January 17, 2005

Titan Revealed

After seven long years, saddled to the Cassini spacecraft, the Huygens probe finally arrived at its destination, Titan. This mysterious moon of Saturn has intrigued astronomers and scientists, ever since it was first discovered by Christiaan Huygens in 1655.

Titan is the second largest moon in the Solar System. It is also larger than the planets Mercury and Pluto, but by definition is labelled a "moon", because it orbits a planet, rather than the Sun.

Titan is unique, because it is the only moon to have a dense atmosphere, mostly formed from Nitrogen, but also Methane and other organic compounds. These compounds are the stuff that life is made of, and so it has been often touted that Titan is a very similar model to primordial Earth.

Due to the density of the atmosphere, it has been impossible for scientists to peer through at the landscape below. However, that has all changed dramatically with the arrival of Huygens, and the glorious data and images the European-built probe has sent to us this week.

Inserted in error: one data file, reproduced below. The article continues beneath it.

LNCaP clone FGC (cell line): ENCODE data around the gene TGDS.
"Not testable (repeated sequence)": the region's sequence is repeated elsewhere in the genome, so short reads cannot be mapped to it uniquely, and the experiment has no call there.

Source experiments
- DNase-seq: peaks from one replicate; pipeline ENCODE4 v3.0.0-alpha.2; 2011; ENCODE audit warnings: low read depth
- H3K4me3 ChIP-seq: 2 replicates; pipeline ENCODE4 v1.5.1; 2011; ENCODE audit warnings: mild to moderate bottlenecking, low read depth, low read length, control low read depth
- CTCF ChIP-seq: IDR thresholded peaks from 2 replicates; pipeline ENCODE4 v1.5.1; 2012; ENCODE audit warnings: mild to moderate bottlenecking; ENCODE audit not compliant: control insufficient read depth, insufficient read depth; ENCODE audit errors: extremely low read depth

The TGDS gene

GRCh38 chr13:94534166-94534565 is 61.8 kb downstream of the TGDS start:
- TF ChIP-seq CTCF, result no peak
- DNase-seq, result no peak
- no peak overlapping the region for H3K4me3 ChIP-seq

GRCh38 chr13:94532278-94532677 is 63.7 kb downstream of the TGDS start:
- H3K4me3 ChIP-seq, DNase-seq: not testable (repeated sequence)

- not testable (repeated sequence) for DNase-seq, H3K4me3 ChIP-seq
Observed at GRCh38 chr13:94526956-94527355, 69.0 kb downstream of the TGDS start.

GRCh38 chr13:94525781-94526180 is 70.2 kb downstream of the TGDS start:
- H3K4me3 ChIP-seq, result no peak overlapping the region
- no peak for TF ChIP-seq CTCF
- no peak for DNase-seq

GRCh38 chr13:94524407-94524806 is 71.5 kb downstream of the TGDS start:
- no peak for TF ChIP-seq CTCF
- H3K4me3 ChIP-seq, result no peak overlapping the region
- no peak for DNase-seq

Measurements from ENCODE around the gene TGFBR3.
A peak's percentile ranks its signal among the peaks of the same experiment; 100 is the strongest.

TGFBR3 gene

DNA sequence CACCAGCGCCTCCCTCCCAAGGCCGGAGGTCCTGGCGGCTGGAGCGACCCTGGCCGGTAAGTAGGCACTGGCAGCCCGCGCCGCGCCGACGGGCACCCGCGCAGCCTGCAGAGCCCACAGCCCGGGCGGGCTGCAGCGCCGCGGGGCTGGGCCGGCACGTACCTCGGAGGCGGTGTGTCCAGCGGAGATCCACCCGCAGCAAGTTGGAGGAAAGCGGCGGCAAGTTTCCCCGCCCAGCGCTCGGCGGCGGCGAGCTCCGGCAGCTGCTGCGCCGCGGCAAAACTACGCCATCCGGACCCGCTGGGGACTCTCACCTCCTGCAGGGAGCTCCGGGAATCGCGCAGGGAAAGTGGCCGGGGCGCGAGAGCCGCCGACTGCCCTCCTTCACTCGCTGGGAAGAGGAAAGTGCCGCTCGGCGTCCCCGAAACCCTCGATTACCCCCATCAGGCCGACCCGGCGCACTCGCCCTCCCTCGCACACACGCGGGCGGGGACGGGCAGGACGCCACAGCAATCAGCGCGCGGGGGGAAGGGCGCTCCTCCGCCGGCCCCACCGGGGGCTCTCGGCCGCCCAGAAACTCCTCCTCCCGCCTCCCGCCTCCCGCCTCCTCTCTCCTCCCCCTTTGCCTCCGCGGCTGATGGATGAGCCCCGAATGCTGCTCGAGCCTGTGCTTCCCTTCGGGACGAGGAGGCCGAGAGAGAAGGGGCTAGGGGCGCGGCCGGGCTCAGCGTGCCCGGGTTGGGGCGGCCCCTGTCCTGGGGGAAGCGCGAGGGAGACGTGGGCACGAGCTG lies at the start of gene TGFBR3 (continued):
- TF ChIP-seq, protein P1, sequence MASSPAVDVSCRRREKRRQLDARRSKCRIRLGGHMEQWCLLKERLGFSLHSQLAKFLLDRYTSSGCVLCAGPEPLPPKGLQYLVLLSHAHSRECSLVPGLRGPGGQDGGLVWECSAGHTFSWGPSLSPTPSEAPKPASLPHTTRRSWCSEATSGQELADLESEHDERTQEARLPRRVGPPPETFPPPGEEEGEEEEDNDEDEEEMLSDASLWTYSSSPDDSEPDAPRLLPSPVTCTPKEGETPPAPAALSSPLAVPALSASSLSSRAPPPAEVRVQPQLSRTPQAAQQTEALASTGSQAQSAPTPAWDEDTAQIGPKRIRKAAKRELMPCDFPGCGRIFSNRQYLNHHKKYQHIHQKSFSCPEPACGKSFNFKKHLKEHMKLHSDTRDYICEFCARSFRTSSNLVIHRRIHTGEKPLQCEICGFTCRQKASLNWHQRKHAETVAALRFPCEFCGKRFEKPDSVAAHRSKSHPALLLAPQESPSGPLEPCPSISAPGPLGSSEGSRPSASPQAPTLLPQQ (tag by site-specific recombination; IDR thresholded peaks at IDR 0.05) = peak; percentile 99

As Huygens descended through the orange atmosphere, the intriguing alien landscape revealed itself. There is something mystical in being able to witness a scene that has never been observed by humans before. What is particularly exciting, is that these images appear to show oceans, rivers and lakes; familiar geographical features yet to be found anywhere else. However, these oceans and rivers are not made up of water, but perhaps liquid Methane or Ethane. Huygens should give answers to these questions, as the data is poured over by scientists.

What does it all mean to us? Well, the information that may be learned from Titan, could reveal hints to the extent in which the chemical building blocks of life are spread throughout the universe. If this is confirmed, then it could enhance the argument that we may not be alone.

To stare at photographs of rocks, hills and distant horizons on other worlds, such as on Mars and Titan, is an intoxicating glimpse of what lies ahead for human exploration.

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